Sunday, August 12, 2012

The Frenchmen by Chuck Eschweiler 1979

Chuck Eschweiler was a walking encyclopedia of rock music. I used to hang out and talk to him years ago when he worked at a record store at the Mall, back in the days when you could hang out with someone working retail, back in the days of record stores. I read his articles in the Erie Times-News Weekender and was forever picking his brain about how to get a foot in the door as a writer. His advice was something like "Stop talking about it and just do it." I also pestered his girlfriend Karen (later his wife and then ex-wife) who worked at Razzberry Records downtown. She was also very encouraging and didn't treat me like a thirteen year old kid. I took copies of articles that I wrote for our middle school newspaper for them to read and they would play the latest 45's by local bands for me.

Chuck had a real sarcastic sense of humor. You either got him or you didn't. He struck me as being a loner but he seemed to absorb what was happening around him.. Chuck was born January 21, 1951 in Erie, PA. He died February 4, 2008 in Erie. 

The following article by Chuck Eschweiler was published in the Erie Times-News Weekender on June 9, 1979. 

The Frenchmen: willing to take risks

I've been going to hear a lot of local bands lately, and am struck by the fact that most of them still think it's 1975. I know I'm not the only one, because I've heard a lot of people say that they wish this or that band would do some newer material. I don't know, buy maybe everyone's getting sick of hearing human jukeboxes playing something that sounds like it comes from some 'hip' FM station's playlist. Then again, there's the suburban cowboy brigade- most of whom have never lived closer to the Mason-Dixon line than Titusville, and yet posing as good ol' boys. Whatever it is, the success of the Frenchmen prove there is an audience for something new. As of this writing the Frenchmen have played out three times and already have a bigger following than several established area bands.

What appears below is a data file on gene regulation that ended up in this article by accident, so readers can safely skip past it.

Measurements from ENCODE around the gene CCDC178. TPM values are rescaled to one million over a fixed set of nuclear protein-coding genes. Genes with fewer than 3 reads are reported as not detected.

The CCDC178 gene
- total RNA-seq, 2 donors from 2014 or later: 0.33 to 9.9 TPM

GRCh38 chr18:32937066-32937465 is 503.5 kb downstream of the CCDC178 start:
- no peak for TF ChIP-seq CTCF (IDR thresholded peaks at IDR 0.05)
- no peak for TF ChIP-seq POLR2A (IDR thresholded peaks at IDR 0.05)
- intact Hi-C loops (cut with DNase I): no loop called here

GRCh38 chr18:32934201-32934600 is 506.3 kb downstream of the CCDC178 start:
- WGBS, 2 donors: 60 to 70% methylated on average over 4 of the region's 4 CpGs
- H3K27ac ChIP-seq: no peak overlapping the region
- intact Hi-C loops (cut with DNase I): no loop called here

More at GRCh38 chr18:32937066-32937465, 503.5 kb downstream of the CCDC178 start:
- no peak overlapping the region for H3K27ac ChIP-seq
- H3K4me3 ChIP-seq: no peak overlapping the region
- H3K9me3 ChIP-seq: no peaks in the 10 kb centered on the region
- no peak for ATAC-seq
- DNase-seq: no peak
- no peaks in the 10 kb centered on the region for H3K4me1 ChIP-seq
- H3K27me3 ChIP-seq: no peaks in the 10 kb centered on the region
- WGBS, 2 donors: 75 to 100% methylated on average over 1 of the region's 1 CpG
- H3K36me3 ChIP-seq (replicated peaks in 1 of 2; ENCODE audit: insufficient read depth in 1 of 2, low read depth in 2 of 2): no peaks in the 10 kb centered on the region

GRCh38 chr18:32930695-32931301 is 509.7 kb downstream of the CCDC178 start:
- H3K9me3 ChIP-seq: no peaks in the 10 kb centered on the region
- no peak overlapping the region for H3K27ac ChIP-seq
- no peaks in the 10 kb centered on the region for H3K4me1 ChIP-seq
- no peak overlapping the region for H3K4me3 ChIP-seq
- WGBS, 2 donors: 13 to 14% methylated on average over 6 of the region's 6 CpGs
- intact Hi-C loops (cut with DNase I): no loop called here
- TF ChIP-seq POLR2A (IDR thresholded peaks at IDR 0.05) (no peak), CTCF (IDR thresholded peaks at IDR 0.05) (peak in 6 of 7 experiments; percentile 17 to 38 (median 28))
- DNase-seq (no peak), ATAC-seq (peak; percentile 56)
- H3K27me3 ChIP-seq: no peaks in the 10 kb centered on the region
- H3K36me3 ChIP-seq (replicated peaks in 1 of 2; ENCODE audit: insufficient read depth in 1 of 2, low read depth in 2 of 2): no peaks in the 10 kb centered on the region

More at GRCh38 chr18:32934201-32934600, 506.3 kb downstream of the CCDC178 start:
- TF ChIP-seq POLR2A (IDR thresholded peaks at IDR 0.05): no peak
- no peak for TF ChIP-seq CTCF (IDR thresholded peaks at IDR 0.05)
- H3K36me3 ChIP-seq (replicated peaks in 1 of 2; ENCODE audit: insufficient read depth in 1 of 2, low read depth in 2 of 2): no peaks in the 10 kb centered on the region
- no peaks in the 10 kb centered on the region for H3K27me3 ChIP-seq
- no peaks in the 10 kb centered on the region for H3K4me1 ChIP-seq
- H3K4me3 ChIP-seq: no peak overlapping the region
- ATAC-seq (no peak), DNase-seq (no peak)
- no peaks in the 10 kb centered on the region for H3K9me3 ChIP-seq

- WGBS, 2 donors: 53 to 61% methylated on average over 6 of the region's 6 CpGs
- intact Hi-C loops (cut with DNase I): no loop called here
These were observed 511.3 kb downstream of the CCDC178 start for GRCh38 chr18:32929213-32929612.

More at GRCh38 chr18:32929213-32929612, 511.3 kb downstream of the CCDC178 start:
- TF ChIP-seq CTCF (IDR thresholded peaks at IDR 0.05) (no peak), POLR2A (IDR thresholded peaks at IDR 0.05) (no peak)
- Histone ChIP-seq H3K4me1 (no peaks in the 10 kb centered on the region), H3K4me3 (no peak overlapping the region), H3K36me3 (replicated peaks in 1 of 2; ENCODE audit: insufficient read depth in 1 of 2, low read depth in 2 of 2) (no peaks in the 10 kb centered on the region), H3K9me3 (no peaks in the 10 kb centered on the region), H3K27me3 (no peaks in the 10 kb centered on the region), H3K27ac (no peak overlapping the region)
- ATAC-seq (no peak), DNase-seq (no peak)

The Frenchmen are John Drumm (keyboards and vocals); Bradley Harrington (bass and vocals); Dennis Johnson (guitar); and Fran Piazza (AKA Peachbloom Velour, on drums). People have associated the Frenchmen with punk rock and new wave bands because of Drumm's previous band, Pistol Whip. "The Frenchmen are not a punk band," John told me, "but they lumped everything that's come out in the past two years as that, or new wave, and those are over-used and worn out labels."

"I don't know what we are," Bradley Harrington added, "but I know we're not punk rock, art rock, or country rock...Everybody says we are (new wave), but we don't have new wave pretensions and we're not out to impress any other musicians with any kind of musical direction."

John and Bradley started putting the Frenchmen together last July, with the idea of appealing to a wider audience that Pistol Whip, and getting a band in which to do their own material. Bradley got Dennis Johnson out of retirement to join the Frenchmen, and they went through a series of drummers until someone gave them Peachbloom's name.

"I had been in the Edinboro stage band," she said, "the George Fawcett trio, and an all-girl country band. I really wanted to play rock and roll, but I was apprehensive about it. Many girls can play as well as guys, but they're intimidated. I'd like to see any girl who can play drums, bass, or whatever be able to get out there and to it and not be self-conscious about it."

Peachbloom has gotten over any apprehension she may have had, and the few people who have said, 'A girl drummer!' shut up as soon as she starts playing. She smashes into the drums with an energy so intense it looks dangerous. She is a perfect counterpart to the notoriously calm Johnson, who tears off frantic guitar lines and hardly blinks.

The group's original "Cadillacette" is a crowd pleaser, as are most Frenchmen originals. The usual reaction to a band announcing they're going to do an original tune is for the ladies to go powder their noses and for guys to order from the bar. The Frenchmen are in the unique position of actually having people request originals. I've heard more than one person listen to an original and ask who did it, or what album it was from.
-Chuck Eschweiler

The Frenchmen released two singles on Endangered Species Records in Erie, Pennsylvania.


  1. This is pretty cool. I see a picture of my brother Pat with his band Xit then scroll up and see an article by my brother-in-law Chuck Eschweiler.

    Tim Monahan

    1. Hi Tim. Ask Pat to call me when he gets a chance. Still waiting for him to answer my questions. Thanks for writing! -Debbi

  2. I used to hang out with John Drumm when he was with Pistolwhip. I'd often see him at Earthworks, and I saw Pistolwhip in the mid 70s.

    Do you have any posts about Aura or Easy or the Snowmen?